Does Aspirin Help In A Heart Attack?


A heart attack occurs when the flow of blood to the heart is blocked. The blockage is most often a buildup of fat, cholesterol, and other substances, which form a plaque in the arteries that feed the heart (coronary arteries).   If the blockage is complete, it deprives a portion of the heart muscle of oxygen. As a result, muscle cells die — and it’s a heart attack.

Heart attack symptoms can develop throughout several days. What often begins with feeling like indigestion. When antacids don’t help, and your chest freaks heavy with pain leading to your shoulder and jaw it is time to take an aspirin and call 911.

Acetylsalicylic acid or Aspirin is a common medication often used as a painkiller. Taking aspirin thins the blood making it less “sticky”.

To find out how aspirin works fastest, researchers in Texas asked 12 volunteers to take a standard 325-mg dose of aspirin in three different ways: by swallowing a tablet with 4 ounces of water, by chewing the tablet for 30 seconds before swallowing it, or by drinking 4 ounces of water with Alka-Seltzer. Each subject tried all three methods on an empty stomach on different days. The scientists monitored blood levels of aspirin and its active ingredient, salicylate, at frequent intervals, and they also measured thromboxane B2 (TxB2), an indicator of platelet activation that drops as platelets are inhibited.1In the above study, it was determined that chewing the aspirin worked the fastest and began showing positive results within five minutes. It took almost 14 minutes for the swallowed tablets.

Aspirin for heart attack prevention

Taking a low-dose 81mg Aspirin a day is good prevention for those that have a higher than ever age risk. It is essential to consult a physician before beginning an aspirin regime.



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What is the Difference Between Sudden Cardiac Arrest and Heart attack?

Often times sudden cardiac arrest and heart attack are used synonymously. In truth the two are very different from one another.

Sudden cardiac arrest is when the heart malfunctions and suddenly stops beating. A heart attack is when blood flow to the heart is blocked.

In short a heart attack is about “circulation” and sudden cardiac arrest is an “electrical” problem.

Heart Attack

A heart attack occurs when a blocked artery prevents oxygen rich blood from reaching a section of the heart. If the blocked artery is not reopened quickly, the part of the heart normally nourished begins to die. The longer a person goes without receiving treatment, greater damage will be done to the heart. Symptoms can occur almost immediately. Materializing as sharp pain in the chest, and may travel to the arm, shoulder and back. The symptoms may occur slowly over days or weeks prior to a heart attack. These symptoms often appear as shortness of breath or heartburn. Unlike with sudden cardiac arrest the heart usually doesn’t stop beating during a heart attack.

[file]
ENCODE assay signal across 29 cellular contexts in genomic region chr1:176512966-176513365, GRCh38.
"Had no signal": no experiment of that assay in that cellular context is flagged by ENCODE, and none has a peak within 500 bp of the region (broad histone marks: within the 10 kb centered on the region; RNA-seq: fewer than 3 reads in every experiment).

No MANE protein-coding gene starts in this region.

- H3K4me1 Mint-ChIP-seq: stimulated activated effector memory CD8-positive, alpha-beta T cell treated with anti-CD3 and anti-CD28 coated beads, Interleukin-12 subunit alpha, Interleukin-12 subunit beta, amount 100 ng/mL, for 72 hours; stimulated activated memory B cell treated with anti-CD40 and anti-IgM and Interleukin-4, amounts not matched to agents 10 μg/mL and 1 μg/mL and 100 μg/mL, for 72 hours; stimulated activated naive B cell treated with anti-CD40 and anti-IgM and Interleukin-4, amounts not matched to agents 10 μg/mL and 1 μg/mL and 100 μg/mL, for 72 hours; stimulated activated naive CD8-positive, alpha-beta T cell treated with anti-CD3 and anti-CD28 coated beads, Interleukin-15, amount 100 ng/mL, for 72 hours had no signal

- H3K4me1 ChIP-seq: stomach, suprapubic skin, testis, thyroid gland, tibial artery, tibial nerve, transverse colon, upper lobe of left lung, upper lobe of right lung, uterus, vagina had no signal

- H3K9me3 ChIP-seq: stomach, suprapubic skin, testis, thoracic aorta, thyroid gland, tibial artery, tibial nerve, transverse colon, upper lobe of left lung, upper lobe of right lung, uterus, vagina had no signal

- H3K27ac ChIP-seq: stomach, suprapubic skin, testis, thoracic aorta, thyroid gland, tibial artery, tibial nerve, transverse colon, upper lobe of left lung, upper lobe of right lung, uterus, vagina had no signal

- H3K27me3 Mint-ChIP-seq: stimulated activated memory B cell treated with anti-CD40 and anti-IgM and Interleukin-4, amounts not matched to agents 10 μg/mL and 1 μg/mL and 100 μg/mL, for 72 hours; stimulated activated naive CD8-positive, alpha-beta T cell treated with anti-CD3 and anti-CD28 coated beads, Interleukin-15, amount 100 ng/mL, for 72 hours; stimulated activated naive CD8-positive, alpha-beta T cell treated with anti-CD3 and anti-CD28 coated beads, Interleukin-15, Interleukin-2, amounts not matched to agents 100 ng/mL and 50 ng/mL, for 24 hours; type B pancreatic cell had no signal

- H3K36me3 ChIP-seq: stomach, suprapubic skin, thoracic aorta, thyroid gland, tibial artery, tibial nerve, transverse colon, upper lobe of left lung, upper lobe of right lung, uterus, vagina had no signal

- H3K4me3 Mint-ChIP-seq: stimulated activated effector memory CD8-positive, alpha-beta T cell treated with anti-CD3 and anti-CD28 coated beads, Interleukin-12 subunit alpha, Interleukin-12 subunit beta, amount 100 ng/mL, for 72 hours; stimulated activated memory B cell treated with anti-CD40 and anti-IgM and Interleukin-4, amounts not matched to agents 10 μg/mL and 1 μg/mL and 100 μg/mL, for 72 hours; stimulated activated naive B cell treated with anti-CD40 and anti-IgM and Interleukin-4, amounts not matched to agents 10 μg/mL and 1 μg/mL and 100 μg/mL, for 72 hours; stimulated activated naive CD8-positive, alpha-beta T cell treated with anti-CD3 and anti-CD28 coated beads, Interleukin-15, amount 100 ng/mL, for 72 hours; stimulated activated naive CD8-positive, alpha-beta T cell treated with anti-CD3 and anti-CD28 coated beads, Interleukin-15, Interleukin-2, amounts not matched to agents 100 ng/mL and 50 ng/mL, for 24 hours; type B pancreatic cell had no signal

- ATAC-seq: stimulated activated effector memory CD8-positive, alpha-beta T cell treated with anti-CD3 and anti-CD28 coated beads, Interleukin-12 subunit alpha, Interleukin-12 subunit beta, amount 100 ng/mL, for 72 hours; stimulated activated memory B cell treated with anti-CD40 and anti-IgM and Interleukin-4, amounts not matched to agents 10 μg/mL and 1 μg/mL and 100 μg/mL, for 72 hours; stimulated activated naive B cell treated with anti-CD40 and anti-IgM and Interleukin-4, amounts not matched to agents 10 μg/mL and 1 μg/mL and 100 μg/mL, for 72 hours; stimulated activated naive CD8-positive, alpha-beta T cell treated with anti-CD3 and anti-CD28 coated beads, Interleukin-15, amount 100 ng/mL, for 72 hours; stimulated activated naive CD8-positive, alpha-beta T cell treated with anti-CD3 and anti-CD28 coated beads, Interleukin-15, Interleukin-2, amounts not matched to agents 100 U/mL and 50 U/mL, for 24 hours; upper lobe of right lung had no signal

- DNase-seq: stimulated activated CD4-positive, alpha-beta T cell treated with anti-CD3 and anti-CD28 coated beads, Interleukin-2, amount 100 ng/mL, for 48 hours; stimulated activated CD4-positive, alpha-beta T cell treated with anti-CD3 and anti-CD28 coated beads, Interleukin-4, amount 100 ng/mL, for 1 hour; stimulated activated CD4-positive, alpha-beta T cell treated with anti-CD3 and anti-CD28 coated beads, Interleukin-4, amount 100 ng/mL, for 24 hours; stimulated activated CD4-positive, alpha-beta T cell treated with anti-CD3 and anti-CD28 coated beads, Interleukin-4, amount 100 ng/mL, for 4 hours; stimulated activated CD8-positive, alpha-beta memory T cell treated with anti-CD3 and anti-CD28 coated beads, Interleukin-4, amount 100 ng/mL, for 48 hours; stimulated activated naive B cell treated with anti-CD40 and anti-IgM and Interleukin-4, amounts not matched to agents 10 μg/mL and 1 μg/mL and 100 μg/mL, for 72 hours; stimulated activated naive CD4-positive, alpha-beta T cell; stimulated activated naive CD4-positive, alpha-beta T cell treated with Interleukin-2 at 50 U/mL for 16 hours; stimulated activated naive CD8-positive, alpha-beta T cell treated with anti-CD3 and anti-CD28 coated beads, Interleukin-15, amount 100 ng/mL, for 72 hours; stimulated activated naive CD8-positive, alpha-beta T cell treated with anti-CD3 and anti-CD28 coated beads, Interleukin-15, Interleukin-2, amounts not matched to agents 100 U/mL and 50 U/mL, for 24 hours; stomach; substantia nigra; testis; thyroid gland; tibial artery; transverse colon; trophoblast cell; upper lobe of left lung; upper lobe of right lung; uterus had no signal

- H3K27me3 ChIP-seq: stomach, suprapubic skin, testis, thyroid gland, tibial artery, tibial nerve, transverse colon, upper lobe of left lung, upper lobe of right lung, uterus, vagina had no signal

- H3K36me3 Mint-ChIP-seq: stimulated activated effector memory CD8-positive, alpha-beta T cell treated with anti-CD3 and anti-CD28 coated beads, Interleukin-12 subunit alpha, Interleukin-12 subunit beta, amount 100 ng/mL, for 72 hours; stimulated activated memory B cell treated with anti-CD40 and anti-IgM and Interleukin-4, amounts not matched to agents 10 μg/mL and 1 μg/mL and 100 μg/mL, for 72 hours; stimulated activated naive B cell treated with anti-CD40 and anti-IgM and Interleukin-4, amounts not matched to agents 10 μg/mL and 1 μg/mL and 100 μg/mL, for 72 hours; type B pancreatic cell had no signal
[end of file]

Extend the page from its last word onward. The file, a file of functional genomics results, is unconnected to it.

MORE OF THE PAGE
Sudden Cardiac Arrest

Sudden cardiac arrest occurs suddenly and very often without warning. It is when the heart abruptly begins to beat in an abnormal or irregular rhythm called (arrhythmia). Without organized electrical activity in the heart muscle, there is no consistent contraction of the ventricles, which results in the heart’s inability to generate an adequate cardiac output. With its pumping action disrupted, the heart cannot pump blood to the brain, lungs and other organs. Within seconds a person will lose consciousness and have no pulse. Death can occur within minutes if the victim does not receive immediate treatment.

Heart attacks do increase the risk for sudden cardiac arrest. Other heart conditions can also increase the likelihood for sudden cardiac arrest as well. These conditions include a thickened heart cardiomyopathy, heart failure, arrhythmias, particularly ventricular fibrillation, and long Q-T syndrome.

Sudden Cardiac Arrest

A cardiac arrest victim can be saved if treated immediately. First, **call 9-1-1 for emergency medical services. Then get a Defibrillator (AED) automated external defibrillator if one is available and use it as soon as it arrives. Begin CPR immediately and continue until professional emergency medical personnel arrive. If two people are available, one should begin CPR immediately while the other calls 9-1-1 and finds the Defibrillator .

Sudden cardiac arrest is a leading cause of death

There are over 320,000 out-of-hospital cardiac arrests occur annually in the United States. By performing Hands-Only CPR, you can double or even triple a victim’s chance of survival.


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Cardiac Arrest VS. Heart Attack Infographic

Publix employees honored for saving co-workers life

Photo Courtesy of CBS 12

Two Publix Employees, Christina Holbrook and Erika Serkin used a defibrillator on Jon Powell, a meat cutter at Publix West Palm when he collapsed at work.

“I’m just glad to be here and I really don’t know what else to say. I mean everybody else, so many people jumped in to help. I’m grateful for that,” Powell said.

Erika Serkin, the Publix store manager saw Powell on the floor when Christina rushed over to assist.

“I saw him on the floor, and Erika was there and she said something about CPR and it’s all kind of a blur from there, I just went into action and gave him CPR,” said Christina Holbrook, Publix grocery clerk.

“We applied the AED machine to him and you press a button on it and it tells you step by step what you need to do,” Serkin said.

Both woman are happy that they had the been trained to use the defibrillator.

“I’m happy that everything turned out the way it did,” Holbrook said.

Source: CBS12